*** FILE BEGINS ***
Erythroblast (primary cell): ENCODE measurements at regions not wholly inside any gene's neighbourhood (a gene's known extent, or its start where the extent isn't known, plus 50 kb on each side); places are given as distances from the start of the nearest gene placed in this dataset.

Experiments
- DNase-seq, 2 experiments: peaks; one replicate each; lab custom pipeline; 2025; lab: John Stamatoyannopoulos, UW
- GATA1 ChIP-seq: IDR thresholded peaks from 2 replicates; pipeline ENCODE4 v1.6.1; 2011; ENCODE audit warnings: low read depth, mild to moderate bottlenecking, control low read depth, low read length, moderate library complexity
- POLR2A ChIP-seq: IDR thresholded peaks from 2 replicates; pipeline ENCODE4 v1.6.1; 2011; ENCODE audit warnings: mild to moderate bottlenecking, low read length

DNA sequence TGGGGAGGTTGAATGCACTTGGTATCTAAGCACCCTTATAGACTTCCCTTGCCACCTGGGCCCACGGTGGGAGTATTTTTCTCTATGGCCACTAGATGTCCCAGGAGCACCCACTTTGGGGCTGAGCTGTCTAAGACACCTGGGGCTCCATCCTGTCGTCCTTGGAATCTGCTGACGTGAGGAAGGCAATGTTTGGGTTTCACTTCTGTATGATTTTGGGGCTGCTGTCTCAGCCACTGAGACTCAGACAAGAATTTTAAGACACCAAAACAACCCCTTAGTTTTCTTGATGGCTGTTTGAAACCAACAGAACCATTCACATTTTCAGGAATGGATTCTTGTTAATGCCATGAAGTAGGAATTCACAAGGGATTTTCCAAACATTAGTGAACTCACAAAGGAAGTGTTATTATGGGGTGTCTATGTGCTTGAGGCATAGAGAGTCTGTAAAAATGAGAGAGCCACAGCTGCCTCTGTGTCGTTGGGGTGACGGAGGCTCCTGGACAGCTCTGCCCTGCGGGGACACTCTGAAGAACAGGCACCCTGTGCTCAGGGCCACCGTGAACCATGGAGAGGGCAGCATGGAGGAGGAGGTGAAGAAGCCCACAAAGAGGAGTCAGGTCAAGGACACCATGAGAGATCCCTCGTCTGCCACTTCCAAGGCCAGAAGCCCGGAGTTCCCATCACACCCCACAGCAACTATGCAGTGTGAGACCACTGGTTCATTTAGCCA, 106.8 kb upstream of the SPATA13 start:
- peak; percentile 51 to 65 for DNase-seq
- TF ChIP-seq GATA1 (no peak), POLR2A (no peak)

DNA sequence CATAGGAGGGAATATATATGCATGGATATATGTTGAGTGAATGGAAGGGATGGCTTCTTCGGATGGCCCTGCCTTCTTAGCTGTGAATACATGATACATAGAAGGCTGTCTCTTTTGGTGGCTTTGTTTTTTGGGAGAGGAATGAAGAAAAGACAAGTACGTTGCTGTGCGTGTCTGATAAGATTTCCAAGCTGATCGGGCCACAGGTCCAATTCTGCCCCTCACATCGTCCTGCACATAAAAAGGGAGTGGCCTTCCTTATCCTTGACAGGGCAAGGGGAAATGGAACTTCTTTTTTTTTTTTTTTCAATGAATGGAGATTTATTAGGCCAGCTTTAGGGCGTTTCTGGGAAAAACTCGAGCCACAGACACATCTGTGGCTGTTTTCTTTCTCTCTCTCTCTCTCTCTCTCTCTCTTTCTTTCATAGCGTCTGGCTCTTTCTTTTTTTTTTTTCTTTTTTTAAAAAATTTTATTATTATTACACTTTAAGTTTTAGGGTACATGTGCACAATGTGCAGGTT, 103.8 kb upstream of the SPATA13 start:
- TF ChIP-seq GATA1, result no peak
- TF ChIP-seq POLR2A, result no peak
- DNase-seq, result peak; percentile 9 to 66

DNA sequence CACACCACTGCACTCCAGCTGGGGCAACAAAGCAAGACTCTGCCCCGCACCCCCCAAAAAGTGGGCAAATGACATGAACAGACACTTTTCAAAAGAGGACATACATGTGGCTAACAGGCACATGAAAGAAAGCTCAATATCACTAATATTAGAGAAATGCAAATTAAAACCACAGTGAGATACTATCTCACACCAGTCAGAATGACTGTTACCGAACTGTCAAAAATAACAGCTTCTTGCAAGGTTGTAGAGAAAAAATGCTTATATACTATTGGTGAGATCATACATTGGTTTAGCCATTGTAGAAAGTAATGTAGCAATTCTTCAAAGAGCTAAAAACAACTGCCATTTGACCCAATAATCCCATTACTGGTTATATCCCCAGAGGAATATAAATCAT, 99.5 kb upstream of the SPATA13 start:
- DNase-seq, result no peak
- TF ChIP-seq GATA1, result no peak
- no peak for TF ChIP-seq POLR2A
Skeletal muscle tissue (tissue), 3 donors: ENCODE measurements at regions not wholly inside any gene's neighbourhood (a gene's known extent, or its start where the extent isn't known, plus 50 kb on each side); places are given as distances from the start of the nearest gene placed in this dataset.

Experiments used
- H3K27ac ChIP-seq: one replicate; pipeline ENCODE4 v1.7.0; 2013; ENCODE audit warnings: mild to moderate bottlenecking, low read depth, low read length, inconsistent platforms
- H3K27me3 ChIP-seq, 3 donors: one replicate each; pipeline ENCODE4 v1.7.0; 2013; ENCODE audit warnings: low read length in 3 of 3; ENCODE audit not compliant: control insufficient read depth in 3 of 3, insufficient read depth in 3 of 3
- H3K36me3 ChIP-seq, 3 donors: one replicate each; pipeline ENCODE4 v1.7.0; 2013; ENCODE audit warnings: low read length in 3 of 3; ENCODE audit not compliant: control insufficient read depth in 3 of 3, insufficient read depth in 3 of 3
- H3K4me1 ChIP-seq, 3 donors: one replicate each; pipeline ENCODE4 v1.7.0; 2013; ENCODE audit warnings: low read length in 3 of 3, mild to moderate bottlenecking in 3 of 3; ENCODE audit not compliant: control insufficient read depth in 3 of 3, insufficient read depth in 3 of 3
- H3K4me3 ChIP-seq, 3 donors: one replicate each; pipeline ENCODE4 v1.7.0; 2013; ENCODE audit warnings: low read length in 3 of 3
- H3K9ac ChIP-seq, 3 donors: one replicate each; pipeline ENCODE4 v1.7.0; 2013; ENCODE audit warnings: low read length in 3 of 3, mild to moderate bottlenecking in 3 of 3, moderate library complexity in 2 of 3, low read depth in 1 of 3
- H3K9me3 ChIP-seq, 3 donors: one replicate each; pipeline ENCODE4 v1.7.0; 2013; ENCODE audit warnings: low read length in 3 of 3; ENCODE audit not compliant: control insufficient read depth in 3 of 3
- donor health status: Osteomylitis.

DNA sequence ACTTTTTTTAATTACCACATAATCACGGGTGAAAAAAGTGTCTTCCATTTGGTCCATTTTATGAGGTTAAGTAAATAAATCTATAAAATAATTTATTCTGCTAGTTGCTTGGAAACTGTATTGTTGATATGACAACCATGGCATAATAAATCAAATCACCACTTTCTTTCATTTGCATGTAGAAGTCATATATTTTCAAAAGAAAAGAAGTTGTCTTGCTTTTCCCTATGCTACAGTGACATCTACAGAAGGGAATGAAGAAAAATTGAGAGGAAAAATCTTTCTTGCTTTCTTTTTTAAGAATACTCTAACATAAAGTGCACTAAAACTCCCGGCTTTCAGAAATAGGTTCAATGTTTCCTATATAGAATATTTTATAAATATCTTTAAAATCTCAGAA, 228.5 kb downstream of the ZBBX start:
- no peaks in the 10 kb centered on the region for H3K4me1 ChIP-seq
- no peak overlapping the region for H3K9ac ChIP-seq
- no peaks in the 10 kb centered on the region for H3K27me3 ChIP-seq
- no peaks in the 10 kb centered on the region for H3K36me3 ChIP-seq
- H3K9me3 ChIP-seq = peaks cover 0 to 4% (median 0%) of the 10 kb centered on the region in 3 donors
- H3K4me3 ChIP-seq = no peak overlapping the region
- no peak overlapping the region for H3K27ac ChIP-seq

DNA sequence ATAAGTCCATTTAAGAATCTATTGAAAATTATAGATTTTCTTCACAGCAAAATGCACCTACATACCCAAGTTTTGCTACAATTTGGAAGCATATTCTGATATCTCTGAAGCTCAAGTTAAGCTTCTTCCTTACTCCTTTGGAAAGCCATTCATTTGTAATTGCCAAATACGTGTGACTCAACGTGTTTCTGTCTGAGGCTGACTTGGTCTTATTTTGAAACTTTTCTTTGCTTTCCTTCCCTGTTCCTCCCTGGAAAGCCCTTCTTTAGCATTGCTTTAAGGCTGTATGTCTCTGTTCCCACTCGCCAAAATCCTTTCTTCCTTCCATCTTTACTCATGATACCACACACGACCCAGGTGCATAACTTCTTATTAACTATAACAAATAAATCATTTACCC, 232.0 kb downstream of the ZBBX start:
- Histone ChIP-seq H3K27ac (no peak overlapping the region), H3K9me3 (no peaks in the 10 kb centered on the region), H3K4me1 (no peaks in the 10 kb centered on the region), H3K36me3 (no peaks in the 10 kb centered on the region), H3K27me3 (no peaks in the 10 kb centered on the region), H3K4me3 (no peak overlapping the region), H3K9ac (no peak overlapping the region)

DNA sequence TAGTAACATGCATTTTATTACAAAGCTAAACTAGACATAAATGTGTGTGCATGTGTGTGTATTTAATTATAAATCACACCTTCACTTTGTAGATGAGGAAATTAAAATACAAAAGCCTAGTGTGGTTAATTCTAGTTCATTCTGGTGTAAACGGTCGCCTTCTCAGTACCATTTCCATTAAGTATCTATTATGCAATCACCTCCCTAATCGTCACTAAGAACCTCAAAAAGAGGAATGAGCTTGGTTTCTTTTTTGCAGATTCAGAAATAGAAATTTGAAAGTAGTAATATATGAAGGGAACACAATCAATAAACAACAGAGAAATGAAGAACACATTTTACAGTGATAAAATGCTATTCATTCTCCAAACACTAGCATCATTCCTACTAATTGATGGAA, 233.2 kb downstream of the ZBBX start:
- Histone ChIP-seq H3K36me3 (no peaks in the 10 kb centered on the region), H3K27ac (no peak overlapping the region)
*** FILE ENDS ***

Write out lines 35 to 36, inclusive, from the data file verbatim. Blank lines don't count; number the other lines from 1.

DNA sequence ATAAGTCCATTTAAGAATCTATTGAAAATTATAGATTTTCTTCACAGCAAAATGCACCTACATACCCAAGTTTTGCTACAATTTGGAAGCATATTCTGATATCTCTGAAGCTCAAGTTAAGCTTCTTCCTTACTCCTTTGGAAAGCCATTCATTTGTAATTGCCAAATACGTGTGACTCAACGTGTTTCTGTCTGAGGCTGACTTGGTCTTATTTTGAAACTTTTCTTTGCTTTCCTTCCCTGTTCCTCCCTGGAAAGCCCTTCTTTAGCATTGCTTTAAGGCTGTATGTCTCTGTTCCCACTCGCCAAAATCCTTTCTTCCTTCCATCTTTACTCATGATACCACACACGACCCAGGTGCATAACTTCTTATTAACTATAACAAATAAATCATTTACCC, 232.0 kb downstream of the ZBBX start:
- Histone ChIP-seq H3K27ac (no peak overlapping the region), H3K9me3 (no peaks in the 10 kb centered on the region), H3K4me1 (no peaks in the 10 kb centered on the region), H3K36me3 (no peaks in the 10 kb centered on the region), H3K27me3 (no peaks in the 10 kb centered on the region), H3K4me3 (no peak overlapping the region), H3K9ac (no peak overlapping the region)